Little girl ‘scared of people’ as charity reveals post-pandemic concerns

A woman has described how her daughter “looks so scared of people”, as a parenting charity has revealed post-pandemic concerns, with many people concerned for their wellbeing.

Home-Start UK has issued a new report, Home Is Where We Start From, which suggests 58% of parents in Scotland are concerned about their own wellbeing or mental health in the year ahead.

It also says 64% of parents north of the border are particularly worried about their children’s social development.

One of those parents is Kristine Rode (pictured with daughter Enija), a mother supported by Home-Start Renfrewshire and Inverclyde, who already recognises how the coronavirus pandemic has affected her children – five-year-old Oliver and 19-month-old Enija.

Ms Rode said: “The day my residency was sorted and I could move into a new flat, just for me and the kids, was the best day in my life. At last I felt like I was in control of my own life.

“The last year had been hard, but from this point I knew it could only get better. My son was so much happier, and seeing how settled he was in our new home made me feel happy I had made the right choice.

“When lockdown came it ruined everything. The groups stopped and home visits from our lovely Home-Start volunteer Jillian were no longer allowed.

“Those first few months being at home with Oliver and Enija were so hard. There were many days I just wanted to be alone.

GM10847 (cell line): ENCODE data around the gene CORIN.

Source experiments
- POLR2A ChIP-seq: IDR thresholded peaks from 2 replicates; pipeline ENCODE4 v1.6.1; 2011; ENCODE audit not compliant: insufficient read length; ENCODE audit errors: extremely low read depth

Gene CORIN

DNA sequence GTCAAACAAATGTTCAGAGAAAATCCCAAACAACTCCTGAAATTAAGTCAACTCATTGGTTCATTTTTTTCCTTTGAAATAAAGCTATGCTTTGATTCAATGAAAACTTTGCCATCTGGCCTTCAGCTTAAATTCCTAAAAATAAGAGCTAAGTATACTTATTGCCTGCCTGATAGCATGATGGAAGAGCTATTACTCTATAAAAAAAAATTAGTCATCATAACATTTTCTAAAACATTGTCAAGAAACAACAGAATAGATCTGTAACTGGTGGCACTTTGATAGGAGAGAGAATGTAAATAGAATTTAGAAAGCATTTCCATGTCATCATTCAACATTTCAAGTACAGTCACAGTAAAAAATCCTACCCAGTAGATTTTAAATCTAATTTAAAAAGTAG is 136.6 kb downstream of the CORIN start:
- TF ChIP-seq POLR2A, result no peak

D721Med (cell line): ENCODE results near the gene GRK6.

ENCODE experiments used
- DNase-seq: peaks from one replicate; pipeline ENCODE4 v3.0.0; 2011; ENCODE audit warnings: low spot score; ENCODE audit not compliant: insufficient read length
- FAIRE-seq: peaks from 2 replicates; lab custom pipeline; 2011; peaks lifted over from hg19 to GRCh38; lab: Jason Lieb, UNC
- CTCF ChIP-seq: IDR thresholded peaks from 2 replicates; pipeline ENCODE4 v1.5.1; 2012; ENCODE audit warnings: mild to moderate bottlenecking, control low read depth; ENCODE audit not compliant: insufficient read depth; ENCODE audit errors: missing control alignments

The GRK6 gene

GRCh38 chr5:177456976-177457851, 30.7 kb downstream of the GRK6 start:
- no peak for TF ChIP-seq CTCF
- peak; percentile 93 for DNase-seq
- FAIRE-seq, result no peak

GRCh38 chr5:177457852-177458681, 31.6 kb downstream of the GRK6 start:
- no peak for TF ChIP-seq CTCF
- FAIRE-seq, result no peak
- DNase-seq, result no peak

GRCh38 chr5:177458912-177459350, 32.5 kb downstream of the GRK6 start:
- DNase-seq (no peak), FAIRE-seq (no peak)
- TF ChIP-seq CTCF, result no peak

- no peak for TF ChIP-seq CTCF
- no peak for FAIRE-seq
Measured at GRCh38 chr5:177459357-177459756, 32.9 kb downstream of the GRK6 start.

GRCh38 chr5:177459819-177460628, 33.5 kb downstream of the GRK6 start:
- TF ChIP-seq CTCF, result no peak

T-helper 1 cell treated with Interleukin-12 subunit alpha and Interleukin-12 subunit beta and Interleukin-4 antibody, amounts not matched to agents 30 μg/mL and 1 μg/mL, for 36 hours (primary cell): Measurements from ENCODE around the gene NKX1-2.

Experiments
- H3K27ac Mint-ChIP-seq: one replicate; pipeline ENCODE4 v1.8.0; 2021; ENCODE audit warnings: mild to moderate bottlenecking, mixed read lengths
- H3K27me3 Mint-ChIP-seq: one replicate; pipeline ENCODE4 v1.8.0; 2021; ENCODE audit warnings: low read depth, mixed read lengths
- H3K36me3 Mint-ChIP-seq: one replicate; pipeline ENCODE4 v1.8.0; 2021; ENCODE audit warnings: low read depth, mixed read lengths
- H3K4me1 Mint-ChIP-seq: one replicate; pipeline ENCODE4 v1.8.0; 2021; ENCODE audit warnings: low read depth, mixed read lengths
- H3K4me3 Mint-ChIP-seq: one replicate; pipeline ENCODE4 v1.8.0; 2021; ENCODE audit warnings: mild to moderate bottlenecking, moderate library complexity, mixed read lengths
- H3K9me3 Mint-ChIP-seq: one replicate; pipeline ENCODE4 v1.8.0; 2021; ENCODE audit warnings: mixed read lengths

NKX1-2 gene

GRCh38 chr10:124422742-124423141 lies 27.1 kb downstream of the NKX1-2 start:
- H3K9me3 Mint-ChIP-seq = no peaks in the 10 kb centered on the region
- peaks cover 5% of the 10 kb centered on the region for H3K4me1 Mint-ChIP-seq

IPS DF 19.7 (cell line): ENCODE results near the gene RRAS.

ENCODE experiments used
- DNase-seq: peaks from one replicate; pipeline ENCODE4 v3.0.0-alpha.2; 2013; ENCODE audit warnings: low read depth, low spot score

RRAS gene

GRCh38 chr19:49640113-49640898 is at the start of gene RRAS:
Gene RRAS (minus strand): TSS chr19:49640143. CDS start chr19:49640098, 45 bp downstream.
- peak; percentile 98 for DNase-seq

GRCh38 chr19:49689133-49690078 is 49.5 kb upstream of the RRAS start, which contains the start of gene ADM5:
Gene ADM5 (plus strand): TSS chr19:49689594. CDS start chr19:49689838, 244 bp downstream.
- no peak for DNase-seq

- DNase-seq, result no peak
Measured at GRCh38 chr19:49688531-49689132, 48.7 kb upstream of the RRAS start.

“Oliver had really started to progress well at nursery and his English was improving. Thankfully during lockdown I managed to keep him at nursery. But for my daughter it was much harder.

“I can really see the impact lockdown has had on her. When we go out now she looks so scared of people. She just freezes and stares – it must seem so unnatural to her.

“For her, everything is new – even the park.

“When Oliver was Enija’s age he’d been to park thousands of times. He’d run around and play with other kids. Enija is not like that at all – she’s not used to being around children.”

As part of the project, Home-Start sent craft and activity packs to help keep families occupied, while Jillian read to Oliver over the phone and helped him to learn his numbers.

The new report also found one in five families (19%) in Scotland are not optimistic about life after lockdown.

Low-income families (under £16,000 per annum) are twice as likely to be pessimistic compared with those earning more (over £30,000 pa).

Meanwhile, 79% said it mattered that the support they received was from a volunteer instead of a professional, with contact from a Home-Start volunteer being the only meaningful conversation some had from week to week during the pandemic.

Christine Carlin, Home-Start’s Scotland director, said: “In Scotland, we have excellent policies built around the child, with a focus on wellbeing and early intervention.

“For many years, across both public and third sectors, we have recognised the importance of getting it right for every child.

“The commitment to incorporate the United Nations Convention on the Rights of the Child into Scots law, and the powerful vision of change built around The Promise, gives testimony to our wonderful ambitions for all Scotland’s children.

“Sadly, there remains much to be done. Poverty, isolation and loneliness, poor mental health, feature too often in the lives of families in Scotland.

“To get it right for every child, we must begin by getting it right for every family.

“The pandemic has thrown into sharp focus the daily challenges faced by many families every day – struggles that have existed long before Covid-19 but which have been worsened by it.

“Now is the time for us to stand alongside parents, to show them kindness, consideration and respect, and to give them the tools and the confidence to nurture their children so that they can become Scotland’s future successful learners, confident individuals, effective contributors and responsible citizens.”

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